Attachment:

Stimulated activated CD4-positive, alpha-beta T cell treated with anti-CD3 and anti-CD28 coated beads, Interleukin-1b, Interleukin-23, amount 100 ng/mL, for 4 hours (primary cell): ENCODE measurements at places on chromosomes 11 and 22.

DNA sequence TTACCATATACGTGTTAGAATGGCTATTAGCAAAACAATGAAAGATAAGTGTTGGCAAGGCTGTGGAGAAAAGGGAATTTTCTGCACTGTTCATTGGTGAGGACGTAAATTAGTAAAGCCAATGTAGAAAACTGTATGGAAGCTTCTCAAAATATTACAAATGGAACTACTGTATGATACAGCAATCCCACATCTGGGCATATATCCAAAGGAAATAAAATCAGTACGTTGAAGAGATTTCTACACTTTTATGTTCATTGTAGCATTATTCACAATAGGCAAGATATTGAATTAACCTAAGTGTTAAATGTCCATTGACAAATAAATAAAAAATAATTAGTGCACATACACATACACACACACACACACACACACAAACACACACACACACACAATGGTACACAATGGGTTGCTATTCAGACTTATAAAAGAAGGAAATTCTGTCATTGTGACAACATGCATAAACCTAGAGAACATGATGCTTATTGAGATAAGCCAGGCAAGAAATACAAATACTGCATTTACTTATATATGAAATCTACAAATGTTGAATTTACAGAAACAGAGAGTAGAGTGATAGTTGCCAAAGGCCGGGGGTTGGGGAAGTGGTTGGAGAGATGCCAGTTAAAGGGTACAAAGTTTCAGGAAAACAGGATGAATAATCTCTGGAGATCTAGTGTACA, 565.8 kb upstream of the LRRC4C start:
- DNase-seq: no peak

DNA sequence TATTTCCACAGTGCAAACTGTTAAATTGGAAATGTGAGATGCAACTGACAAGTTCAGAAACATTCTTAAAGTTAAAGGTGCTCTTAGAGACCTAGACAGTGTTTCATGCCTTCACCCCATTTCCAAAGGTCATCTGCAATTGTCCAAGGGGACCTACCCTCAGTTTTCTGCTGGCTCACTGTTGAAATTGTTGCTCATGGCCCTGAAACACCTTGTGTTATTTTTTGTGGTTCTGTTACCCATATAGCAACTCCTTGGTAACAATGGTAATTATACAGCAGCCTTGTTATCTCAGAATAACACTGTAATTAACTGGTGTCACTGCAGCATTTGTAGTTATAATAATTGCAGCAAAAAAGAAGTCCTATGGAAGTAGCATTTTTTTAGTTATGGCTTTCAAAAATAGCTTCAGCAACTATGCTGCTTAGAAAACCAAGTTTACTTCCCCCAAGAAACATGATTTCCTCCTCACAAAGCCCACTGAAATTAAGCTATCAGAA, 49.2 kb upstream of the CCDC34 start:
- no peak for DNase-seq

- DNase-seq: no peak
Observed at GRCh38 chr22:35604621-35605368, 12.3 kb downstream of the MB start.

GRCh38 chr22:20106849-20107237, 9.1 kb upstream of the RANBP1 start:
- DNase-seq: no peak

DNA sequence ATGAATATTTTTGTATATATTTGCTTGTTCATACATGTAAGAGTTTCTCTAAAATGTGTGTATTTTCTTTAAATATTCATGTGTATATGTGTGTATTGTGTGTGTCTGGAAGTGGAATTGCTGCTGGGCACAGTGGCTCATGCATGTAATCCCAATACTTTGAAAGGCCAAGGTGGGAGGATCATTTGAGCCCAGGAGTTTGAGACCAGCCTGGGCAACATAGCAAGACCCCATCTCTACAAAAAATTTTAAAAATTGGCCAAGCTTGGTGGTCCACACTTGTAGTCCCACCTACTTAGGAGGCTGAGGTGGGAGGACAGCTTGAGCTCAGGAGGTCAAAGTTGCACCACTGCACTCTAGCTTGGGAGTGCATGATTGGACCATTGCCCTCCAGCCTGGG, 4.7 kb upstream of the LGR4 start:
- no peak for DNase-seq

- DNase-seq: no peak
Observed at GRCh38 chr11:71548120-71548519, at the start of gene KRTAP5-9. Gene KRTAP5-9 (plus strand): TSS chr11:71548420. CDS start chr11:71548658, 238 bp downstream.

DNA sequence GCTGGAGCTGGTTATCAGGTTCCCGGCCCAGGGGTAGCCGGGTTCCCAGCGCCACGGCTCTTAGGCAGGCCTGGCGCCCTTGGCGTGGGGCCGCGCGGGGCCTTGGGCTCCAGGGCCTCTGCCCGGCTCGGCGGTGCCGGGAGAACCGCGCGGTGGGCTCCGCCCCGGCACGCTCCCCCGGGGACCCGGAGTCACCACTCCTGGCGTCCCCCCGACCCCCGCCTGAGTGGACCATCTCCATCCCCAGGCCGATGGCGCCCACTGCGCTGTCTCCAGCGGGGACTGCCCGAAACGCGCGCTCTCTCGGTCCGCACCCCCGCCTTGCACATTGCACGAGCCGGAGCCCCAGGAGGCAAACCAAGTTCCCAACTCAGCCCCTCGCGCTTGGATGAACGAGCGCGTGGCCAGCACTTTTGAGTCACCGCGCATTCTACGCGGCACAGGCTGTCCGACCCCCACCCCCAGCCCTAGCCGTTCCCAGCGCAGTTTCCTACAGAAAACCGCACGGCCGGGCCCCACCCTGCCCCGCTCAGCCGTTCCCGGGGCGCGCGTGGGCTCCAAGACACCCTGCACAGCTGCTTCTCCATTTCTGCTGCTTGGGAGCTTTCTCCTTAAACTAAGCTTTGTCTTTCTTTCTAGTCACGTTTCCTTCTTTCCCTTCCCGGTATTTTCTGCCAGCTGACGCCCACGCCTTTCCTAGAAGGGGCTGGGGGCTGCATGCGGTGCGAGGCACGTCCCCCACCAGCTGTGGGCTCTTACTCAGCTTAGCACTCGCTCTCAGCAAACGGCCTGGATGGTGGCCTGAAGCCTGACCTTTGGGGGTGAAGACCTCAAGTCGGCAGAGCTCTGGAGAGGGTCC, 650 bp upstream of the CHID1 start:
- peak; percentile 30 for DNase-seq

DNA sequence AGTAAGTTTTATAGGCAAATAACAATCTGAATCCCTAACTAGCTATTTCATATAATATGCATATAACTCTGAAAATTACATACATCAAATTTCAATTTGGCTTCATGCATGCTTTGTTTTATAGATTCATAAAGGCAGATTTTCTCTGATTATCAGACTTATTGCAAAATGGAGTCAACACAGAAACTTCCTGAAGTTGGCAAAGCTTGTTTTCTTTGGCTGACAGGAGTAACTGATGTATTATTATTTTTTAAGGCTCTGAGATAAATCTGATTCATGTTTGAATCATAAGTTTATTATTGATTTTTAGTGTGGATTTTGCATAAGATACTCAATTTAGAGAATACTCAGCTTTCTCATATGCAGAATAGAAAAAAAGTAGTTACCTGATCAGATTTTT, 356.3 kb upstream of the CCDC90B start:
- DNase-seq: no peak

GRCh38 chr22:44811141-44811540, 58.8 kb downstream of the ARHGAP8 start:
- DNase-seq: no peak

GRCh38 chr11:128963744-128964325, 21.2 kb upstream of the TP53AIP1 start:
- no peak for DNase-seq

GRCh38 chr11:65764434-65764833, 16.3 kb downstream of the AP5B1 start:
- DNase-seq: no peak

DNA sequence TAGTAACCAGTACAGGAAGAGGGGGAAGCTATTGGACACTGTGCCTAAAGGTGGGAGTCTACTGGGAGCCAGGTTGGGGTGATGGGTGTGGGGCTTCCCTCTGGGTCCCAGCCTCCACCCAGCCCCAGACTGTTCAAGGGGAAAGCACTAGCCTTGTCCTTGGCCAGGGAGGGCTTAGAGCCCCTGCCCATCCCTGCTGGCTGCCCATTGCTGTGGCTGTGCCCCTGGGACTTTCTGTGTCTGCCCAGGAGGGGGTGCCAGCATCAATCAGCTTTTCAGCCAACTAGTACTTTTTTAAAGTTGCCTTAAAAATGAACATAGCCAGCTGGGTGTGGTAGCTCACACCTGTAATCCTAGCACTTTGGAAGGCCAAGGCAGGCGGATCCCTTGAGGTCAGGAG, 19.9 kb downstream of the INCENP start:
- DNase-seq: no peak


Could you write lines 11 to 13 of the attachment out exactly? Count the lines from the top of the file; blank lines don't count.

- no peak for DNase-seq

- DNase-seq: no peak
Observed at GRCh38 chr11:71548120-71548519, at the start of gene KRTAP5-9. Gene KRTAP5-9 (plus strand): TSS chr11:71548420. CDS start chr11:71548658, 238 bp downstream.